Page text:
Energy Charter Treaty

The Energy Charter Treaty (ECT) is a plurilateral investment agreement between 53 European and Central Asian countries. It was signed in 1994 and entered into force in April 1998.

About 30 countries around the world are at different stages of joining the ECT. Burundi, Eswatini (formerly Swaziland) and Mauritania are first in line, followed by Pakistan and Uganda.

The original objective of the ECT was to overcome the political and economic divisions between Eastern and Western Europe after the demise of the Soviet Union, as well as to strengthen Europe’s energy security. European countries wanted to secure the access to fossil fuel resources of the former Soviet countries by protecting foreign energy investments in these countries.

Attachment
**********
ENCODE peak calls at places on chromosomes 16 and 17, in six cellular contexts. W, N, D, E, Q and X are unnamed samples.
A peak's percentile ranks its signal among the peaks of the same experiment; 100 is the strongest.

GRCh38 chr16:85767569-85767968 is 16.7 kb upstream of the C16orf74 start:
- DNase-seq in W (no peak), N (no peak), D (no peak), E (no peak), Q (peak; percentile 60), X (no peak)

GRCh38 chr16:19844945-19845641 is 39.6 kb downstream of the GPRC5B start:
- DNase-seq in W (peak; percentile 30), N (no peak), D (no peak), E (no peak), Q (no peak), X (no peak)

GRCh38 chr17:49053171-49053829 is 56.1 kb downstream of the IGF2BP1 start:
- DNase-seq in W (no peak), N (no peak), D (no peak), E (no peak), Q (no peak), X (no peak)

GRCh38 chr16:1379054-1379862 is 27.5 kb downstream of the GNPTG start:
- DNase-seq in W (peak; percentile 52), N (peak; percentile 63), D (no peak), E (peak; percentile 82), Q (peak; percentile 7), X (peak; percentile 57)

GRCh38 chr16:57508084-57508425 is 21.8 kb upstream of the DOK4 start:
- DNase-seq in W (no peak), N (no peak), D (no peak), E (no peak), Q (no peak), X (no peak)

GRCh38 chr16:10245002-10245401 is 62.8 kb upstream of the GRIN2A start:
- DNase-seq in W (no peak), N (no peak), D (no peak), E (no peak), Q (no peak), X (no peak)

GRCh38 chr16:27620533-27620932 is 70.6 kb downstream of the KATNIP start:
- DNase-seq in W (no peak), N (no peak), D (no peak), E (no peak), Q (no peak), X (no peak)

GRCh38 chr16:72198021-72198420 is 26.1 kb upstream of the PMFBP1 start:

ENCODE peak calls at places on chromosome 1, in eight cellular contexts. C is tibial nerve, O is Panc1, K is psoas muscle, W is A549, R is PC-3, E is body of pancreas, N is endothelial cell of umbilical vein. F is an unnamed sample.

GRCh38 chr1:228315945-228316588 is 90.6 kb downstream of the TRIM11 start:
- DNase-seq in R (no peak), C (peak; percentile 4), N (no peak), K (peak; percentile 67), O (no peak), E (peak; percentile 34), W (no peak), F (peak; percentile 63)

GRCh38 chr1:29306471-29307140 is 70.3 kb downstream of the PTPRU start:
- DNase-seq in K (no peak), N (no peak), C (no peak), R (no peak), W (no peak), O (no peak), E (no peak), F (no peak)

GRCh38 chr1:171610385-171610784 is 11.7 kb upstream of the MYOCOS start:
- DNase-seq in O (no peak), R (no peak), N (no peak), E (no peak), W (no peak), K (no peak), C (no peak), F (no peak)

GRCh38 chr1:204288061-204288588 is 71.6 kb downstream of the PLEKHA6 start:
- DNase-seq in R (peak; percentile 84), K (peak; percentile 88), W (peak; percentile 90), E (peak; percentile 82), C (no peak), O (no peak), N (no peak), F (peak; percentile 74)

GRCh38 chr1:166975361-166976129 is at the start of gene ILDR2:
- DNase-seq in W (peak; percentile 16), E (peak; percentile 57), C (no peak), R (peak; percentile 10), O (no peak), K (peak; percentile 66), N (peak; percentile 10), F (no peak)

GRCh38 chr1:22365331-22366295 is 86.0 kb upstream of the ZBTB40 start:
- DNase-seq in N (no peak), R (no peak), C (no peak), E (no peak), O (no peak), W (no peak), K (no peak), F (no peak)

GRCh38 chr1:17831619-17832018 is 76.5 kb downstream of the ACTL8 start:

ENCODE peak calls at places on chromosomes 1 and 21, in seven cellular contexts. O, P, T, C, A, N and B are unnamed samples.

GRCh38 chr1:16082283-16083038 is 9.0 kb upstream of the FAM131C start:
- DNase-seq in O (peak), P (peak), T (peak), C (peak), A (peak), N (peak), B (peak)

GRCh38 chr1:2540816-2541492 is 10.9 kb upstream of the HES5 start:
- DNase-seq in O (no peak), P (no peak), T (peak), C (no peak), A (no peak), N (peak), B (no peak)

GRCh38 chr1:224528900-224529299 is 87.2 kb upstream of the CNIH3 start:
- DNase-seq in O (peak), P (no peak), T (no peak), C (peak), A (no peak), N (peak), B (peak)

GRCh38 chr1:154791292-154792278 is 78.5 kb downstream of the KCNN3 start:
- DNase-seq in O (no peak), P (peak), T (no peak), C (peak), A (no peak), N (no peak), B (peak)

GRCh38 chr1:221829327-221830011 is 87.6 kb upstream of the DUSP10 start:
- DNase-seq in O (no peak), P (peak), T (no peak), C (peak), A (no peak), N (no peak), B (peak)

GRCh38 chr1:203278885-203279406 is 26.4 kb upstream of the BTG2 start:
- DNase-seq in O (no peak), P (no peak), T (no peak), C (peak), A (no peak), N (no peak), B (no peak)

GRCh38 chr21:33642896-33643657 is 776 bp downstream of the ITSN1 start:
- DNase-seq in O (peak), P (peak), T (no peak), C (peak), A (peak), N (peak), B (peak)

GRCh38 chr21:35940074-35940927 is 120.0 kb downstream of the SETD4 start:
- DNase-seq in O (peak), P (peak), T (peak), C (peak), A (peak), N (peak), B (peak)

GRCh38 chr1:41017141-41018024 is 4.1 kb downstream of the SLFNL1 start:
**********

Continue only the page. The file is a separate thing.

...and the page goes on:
The ECT provides for an Investor State Dispute Settlement (ISDS) mechanism to resolve disputes between an investor and a member state. To this day, it is the world’s most widely used legal instrument for initiating ISDS arbitrations. It has been invoked by investors in 124 cases.

Critics argue that as with most other investment agreements, it places investors’ economic rights and interests over the social, ecological and economic interests of host states and their societies. The ECT imposes obligations on the host state but not on foreign investors. The ECT has also been condemned by environmental activists for protecting the fossil fuel industry and undermining serious climate action.